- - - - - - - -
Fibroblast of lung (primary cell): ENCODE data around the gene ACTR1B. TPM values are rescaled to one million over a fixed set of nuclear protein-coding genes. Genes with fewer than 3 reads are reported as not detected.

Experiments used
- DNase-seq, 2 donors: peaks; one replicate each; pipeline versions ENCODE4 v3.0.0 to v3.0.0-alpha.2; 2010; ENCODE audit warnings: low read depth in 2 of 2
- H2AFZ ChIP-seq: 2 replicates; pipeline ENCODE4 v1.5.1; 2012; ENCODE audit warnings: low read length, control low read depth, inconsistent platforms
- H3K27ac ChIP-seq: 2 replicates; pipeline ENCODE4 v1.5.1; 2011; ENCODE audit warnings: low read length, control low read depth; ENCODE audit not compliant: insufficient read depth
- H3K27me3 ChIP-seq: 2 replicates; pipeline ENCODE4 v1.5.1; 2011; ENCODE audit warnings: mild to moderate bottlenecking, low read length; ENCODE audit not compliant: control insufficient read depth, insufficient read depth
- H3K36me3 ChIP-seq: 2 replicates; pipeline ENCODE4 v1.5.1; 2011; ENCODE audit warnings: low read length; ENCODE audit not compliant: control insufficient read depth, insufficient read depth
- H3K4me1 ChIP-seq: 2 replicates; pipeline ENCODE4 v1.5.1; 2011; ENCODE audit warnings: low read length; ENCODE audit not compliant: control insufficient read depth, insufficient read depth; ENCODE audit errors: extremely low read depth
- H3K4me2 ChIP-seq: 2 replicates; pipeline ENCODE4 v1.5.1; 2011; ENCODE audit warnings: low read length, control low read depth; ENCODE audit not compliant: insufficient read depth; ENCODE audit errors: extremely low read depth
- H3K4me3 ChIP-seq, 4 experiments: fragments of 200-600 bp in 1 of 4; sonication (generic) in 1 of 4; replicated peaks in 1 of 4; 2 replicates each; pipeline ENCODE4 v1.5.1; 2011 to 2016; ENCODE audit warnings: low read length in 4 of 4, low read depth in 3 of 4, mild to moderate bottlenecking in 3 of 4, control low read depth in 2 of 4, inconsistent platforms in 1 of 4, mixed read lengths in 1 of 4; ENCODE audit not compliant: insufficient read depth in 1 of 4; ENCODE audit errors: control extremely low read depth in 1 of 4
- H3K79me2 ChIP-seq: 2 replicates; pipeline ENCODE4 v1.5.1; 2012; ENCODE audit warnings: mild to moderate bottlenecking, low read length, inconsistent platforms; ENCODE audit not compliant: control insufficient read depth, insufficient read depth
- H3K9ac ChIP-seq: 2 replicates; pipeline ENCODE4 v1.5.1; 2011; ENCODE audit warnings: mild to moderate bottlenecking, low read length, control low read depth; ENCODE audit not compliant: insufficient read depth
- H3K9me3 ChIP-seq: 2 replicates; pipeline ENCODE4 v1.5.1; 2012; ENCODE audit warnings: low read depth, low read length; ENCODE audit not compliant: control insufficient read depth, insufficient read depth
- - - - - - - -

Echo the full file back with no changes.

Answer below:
Fibroblast of lung (primary cell): ENCODE data around the gene ACTR1B. TPM values are rescaled to one million over a fixed set of nuclear protein-coding genes. Genes with fewer than 3 reads are reported as not detected.

Experiments used
- DNase-seq, 2 donors: peaks; one replicate each; pipeline versions ENCODE4 v3.0.0 to v3.0.0-alpha.2; 2010; ENCODE audit warnings: low read depth in 2 of 2
- H2AFZ ChIP-seq: 2 replicates; pipeline ENCODE4 v1.5.1; 2012; ENCODE audit warnings: low read length, control low read depth, inconsistent platforms
- H3K27ac ChIP-seq: 2 replicates; pipeline ENCODE4 v1.5.1; 2011; ENCODE audit warnings: low read length, control low read depth; ENCODE audit not compliant: insufficient read depth
- H3K27me3 ChIP-seq: 2 replicates; pipeline ENCODE4 v1.5.1; 2011; ENCODE audit warnings: mild to moderate bottlenecking, low read length; ENCODE audit not compliant: control insufficient read depth, insufficient read depth
- H3K36me3 ChIP-seq: 2 replicates; pipeline ENCODE4 v1.5.1; 2011; ENCODE audit warnings: low read length; ENCODE audit not compliant: control insufficient read depth, insufficient read depth
- H3K4me1 ChIP-seq: 2 replicates; pipeline ENCODE4 v1.5.1; 2011; ENCODE audit warnings: low read length; ENCODE audit not compliant: control insufficient read depth, insufficient read depth; ENCODE audit errors: extremely low read depth
- H3K4me2 ChIP-seq: 2 replicates; pipeline ENCODE4 v1.5.1; 2011; ENCODE audit warnings: low read length, control low read depth; ENCODE audit not compliant: insufficient read depth; ENCODE audit errors: extremely low read depth
- H3K4me3 ChIP-seq, 4 experiments: fragments of 200-600 bp in 1 of 4; sonication (generic) in 1 of 4; replicated peaks in 1 of 4; 2 replicates each; pipeline ENCODE4 v1.5.1; 2011 to 2016; ENCODE audit warnings: low read length in 4 of 4, low read depth in 3 of 4, mild to moderate bottlenecking in 3 of 4, control low read depth in 2 of 4, inconsistent platforms in 1 of 4, mixed read lengths in 1 of 4; ENCODE audit not compliant: insufficient read depth in 1 of 4; ENCODE audit errors: control extremely low read depth in 1 of 4
- H3K79me2 ChIP-seq: 2 replicates; pipeline ENCODE4 v1.5.1; 2012; ENCODE audit warnings: mild to moderate bottlenecking, low read length, inconsistent platforms; ENCODE audit not compliant: control insufficient read depth, insufficient read depth
- H3K9ac ChIP-seq: 2 replicates; pipeline ENCODE4 v1.5.1; 2011; ENCODE audit warnings: mild to moderate bottlenecking, low read length, control low read depth; ENCODE audit not compliant: insufficient read depth
- H3K9me3 ChIP-seq: 2 replicates; pipeline ENCODE4 v1.5.1; 2012; ENCODE audit warnings: low read depth, low read length; ENCODE audit not compliant: control insufficient read depth, insufficient read depth